About a year ago, I began watching Michael Apted’s Up documentary series. I’d known about them for years, of course, but I’d resisted digging into them, for a variety of trivial reasons. Tonight I watched 49 Up (out of sequence, actually, for I’ve already seen most of 56 Up).
The films are becoming less surprising as the characters settle into late middle age. At this point, they’re accustomed to their minor celebrity status and, in the most recent installments, most of them have clearly thought about how they want to present themselves to the public. The “upper class” subjects simply tell Apted on camera that they resent the intrusions, and they assure him (and us) that they are participating reluctantly and guardedly. Meanwhile, the working class characters tend to put some effort into appearances: making sure they’ve got a new home to show off, or a new hobby, or a nice vacation to be photographed enjoying. Even the saga of poor, tormented Neil seems to be settling into a condition of equilibrium.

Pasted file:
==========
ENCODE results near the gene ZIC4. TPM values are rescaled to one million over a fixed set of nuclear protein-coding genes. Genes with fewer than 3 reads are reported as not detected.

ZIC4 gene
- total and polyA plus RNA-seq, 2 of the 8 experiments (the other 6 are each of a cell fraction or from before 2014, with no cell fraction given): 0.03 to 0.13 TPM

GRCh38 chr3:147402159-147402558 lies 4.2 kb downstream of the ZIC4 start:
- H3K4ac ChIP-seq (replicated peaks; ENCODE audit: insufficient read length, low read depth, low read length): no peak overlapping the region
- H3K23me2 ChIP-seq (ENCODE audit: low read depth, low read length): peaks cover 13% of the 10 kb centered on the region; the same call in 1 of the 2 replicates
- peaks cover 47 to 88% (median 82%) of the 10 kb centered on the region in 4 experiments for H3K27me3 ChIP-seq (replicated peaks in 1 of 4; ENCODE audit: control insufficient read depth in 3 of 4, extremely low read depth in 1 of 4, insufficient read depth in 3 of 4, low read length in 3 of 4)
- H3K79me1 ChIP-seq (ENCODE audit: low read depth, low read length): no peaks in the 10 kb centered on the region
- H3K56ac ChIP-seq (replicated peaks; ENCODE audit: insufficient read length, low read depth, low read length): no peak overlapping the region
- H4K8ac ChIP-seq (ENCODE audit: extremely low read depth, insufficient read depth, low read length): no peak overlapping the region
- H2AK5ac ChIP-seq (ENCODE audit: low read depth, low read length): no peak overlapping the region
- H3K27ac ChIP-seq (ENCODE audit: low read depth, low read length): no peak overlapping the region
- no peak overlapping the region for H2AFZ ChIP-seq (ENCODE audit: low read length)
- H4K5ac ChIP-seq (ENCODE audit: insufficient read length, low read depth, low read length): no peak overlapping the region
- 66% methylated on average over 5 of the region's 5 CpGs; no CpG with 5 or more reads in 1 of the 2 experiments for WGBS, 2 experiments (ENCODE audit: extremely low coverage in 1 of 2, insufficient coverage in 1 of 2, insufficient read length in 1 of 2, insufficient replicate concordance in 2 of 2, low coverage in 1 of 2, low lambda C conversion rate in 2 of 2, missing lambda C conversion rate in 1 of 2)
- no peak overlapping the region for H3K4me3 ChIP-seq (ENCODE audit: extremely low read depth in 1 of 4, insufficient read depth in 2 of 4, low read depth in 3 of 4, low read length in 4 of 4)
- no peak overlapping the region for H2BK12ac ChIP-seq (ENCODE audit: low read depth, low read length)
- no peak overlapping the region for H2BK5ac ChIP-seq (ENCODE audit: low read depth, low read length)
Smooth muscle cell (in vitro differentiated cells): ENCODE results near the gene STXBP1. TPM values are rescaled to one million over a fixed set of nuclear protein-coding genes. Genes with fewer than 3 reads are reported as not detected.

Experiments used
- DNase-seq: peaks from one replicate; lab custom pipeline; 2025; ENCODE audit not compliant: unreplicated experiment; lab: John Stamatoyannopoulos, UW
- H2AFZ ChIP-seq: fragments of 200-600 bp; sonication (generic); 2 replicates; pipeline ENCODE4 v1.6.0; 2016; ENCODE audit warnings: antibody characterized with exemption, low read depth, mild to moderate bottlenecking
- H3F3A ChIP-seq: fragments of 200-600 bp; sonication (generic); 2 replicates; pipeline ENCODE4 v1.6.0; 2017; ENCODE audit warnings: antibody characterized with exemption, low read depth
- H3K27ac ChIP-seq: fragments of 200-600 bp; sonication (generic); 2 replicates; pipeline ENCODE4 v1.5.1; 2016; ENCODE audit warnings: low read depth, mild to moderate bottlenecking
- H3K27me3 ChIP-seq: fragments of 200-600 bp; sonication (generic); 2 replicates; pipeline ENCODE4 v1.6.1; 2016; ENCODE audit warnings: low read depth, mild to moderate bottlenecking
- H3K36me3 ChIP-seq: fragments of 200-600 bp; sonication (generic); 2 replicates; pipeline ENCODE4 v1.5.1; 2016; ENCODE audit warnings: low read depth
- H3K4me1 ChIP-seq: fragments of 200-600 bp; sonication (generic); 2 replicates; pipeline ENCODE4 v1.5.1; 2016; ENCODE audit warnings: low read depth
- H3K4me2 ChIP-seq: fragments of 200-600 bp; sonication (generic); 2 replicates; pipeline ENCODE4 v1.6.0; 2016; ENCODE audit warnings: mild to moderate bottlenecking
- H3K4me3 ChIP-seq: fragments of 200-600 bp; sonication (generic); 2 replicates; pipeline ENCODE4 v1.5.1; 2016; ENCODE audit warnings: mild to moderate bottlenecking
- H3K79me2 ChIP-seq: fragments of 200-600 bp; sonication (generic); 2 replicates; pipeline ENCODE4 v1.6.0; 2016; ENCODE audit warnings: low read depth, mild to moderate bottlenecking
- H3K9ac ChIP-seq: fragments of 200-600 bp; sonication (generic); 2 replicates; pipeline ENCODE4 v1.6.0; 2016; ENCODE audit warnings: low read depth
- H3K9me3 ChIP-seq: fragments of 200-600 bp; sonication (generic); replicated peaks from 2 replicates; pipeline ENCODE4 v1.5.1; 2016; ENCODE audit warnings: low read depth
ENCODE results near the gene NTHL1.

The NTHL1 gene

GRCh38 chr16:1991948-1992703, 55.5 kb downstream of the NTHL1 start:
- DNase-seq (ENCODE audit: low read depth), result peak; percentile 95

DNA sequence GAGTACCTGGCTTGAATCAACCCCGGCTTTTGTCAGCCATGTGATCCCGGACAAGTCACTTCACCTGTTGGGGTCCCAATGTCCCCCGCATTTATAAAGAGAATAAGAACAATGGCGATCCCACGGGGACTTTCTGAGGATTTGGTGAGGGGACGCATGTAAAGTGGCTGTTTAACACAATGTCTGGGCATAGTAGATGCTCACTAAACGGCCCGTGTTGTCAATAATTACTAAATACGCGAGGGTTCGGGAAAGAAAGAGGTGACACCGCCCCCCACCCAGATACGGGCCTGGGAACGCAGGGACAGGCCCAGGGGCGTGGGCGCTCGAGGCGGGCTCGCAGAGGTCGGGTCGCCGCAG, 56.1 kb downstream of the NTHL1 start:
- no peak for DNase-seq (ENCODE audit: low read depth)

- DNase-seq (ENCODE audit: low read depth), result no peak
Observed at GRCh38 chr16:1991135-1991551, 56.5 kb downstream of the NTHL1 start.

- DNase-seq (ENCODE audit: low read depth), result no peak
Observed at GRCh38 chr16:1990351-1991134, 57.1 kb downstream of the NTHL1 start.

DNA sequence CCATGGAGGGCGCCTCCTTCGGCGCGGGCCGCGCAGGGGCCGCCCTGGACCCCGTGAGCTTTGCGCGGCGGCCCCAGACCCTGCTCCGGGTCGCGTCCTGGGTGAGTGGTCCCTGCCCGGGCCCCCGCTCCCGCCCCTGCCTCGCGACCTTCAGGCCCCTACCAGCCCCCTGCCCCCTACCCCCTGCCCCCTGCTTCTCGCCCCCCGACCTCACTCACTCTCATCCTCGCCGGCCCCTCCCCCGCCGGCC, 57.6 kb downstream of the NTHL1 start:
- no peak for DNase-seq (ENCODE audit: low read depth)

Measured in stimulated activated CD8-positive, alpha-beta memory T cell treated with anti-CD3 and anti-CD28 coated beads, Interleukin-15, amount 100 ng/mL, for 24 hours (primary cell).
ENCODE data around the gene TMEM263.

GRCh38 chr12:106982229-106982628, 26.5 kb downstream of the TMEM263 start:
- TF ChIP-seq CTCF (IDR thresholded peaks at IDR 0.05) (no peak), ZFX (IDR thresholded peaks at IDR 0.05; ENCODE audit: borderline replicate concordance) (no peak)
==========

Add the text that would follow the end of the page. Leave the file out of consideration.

Nonetheless, the films continue to pack a punch for me. Time wreaks its havoc on the faces and bodies of the rich as well as it does on the poor. All those bubbling 7-year-olds, united in their innocent exuberance, and divided by class and chance for their subsequent productive lives, are becoming united again in their slackening, creaking, and slowing bodies.
I don’t know how long this series will continue, but I hope there’s at least one more. (Apted, who is only 15 years older than his subjects, has indicated a willingness to go until 84 Up, when he will be 99.) It’s a remarkable project, rivaled only by Richard Linklater’s Boyhood and his Sunrise/Sunset films with Julie Delpy and Ethan Hawke.
Coincidentally, after finishing 49 Up, I opened the Times and saw this: